You can still see this system today. If you're an introvert you know the horror you felt whenever the teacher spoke the words 'group project' or 'collaborative work'. Some of you might even have hurried up to the teacher and asked if you could work alone. I know I did. Schools in general are geared toward extroverted learning. Desks are arranged in pods. The majority of work involves discussion or collaboration with peers. If a child is withdrawn or reads a lot, teachers seem to think something is wrong with them. They talk to their parents about how little Johnny isn't making friends or how little Suzie doesn't play at recess with the other children, she only reads. This sends a message quickly to these children that there is something wrong with them. It did the same to me.

Really, different children just respond to different ways of learning. They make friends but not in the same way other kids do. And schools, especially elementary schools, aren't yet tailored to serving both types of children.

4. Expectations for the Genders

Because yes, people respond differently to introverted men than they do to introverted women. This isn't as much an issue for extroverts (though I'm sure many extroverted women have been called out on being too bubbly or too outgoing. We just can't win, can we?). But introverted women are far more stigmatized than introverted men. I mean, the world has always had a place in its heart for a stoic, mysterious man, am I right Mr. Darcy? Introverted men are often assigned attributes such as 'thoughtful, controlled, mysterious'. Those aren't such bad things to be known by. Introverted women on the other hand? They're 'too shy', 'haughty', or 'prudish'. Not the happiest adjectives to be saddled with. People were more willing to accept all kinds of men depending on how successful they were but women had to fit a very specific mold. And what did we say about introverts and molds?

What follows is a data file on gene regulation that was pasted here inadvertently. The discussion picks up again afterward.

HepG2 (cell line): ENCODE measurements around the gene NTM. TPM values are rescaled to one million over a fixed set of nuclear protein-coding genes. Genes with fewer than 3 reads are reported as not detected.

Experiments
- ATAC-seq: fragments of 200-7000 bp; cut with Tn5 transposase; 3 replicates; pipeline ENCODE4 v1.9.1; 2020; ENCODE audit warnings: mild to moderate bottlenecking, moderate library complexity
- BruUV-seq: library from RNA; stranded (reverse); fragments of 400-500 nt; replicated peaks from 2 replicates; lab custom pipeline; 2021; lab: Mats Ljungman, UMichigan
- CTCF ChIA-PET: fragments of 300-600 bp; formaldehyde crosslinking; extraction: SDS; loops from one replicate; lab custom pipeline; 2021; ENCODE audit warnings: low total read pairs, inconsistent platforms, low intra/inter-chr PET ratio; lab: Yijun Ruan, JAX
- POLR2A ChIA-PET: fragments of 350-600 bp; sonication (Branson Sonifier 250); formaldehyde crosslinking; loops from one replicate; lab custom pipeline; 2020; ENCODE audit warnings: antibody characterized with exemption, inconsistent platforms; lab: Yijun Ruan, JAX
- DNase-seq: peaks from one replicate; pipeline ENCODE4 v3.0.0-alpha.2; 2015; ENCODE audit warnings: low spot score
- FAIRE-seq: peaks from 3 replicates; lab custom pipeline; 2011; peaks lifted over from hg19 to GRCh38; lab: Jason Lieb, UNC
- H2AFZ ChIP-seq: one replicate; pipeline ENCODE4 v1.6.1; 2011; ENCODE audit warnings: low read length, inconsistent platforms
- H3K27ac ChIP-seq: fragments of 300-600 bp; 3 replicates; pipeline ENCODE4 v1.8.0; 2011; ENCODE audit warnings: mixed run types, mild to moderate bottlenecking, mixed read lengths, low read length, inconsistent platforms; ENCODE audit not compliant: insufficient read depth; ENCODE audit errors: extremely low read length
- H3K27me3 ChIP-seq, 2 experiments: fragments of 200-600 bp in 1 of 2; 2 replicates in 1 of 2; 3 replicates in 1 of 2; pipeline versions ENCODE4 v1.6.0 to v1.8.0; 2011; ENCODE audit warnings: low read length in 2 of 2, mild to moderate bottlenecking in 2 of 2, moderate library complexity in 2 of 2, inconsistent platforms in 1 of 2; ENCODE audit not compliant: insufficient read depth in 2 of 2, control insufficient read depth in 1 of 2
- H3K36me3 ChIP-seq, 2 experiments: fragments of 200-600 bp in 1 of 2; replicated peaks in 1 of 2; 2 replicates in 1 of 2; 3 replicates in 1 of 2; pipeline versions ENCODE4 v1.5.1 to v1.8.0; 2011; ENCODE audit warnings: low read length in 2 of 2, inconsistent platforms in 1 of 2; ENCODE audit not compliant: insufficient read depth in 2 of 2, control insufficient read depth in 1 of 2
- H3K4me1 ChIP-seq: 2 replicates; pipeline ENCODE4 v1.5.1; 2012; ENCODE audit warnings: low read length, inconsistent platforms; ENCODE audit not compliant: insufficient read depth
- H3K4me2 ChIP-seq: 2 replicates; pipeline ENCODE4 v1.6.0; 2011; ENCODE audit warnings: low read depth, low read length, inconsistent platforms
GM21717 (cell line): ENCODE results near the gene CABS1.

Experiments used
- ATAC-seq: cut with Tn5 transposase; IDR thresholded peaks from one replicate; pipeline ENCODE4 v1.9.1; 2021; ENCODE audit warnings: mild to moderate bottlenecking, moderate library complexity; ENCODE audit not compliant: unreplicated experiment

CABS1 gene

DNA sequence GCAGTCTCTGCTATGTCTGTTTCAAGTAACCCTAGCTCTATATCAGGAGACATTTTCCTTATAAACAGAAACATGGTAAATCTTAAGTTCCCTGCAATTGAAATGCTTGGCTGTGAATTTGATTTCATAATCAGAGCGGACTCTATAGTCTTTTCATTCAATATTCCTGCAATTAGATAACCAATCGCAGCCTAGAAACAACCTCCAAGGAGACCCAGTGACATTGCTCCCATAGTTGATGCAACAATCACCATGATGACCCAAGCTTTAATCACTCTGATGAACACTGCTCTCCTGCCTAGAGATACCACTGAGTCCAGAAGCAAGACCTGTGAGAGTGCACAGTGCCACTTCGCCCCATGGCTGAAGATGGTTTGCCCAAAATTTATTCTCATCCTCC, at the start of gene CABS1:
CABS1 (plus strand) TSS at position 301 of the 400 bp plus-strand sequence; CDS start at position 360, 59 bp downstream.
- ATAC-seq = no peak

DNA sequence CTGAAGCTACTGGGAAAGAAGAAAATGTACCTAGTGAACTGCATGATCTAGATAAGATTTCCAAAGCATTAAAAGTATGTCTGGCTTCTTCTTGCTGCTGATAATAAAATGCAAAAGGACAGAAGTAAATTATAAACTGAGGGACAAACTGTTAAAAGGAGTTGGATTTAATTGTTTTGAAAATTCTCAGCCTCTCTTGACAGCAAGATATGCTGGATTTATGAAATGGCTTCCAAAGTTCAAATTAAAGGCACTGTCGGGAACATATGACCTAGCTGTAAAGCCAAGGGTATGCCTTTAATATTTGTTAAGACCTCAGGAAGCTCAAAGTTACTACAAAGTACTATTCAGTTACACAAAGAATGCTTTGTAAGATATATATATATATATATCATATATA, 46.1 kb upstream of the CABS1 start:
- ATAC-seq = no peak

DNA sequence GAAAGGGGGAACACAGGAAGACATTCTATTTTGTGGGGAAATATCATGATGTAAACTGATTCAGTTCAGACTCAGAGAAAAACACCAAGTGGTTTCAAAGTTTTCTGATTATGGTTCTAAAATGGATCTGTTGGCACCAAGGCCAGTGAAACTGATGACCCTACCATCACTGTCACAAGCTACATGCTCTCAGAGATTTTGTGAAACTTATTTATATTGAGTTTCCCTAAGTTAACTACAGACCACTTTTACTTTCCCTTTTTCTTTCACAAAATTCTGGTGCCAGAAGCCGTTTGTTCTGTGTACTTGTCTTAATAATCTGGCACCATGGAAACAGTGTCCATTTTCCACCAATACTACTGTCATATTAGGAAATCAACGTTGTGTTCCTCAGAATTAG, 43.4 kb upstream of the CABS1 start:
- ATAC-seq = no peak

This is all very categorical of course, dividing introverts and extroverts into an either or category. But as mentioned before, introversion and extroversion are measured on a spectrum. Tune in next time for Introversion vs. Extroversion part 2 to look at where you fall on the spectrum and how you deal with your placement, wherever it is.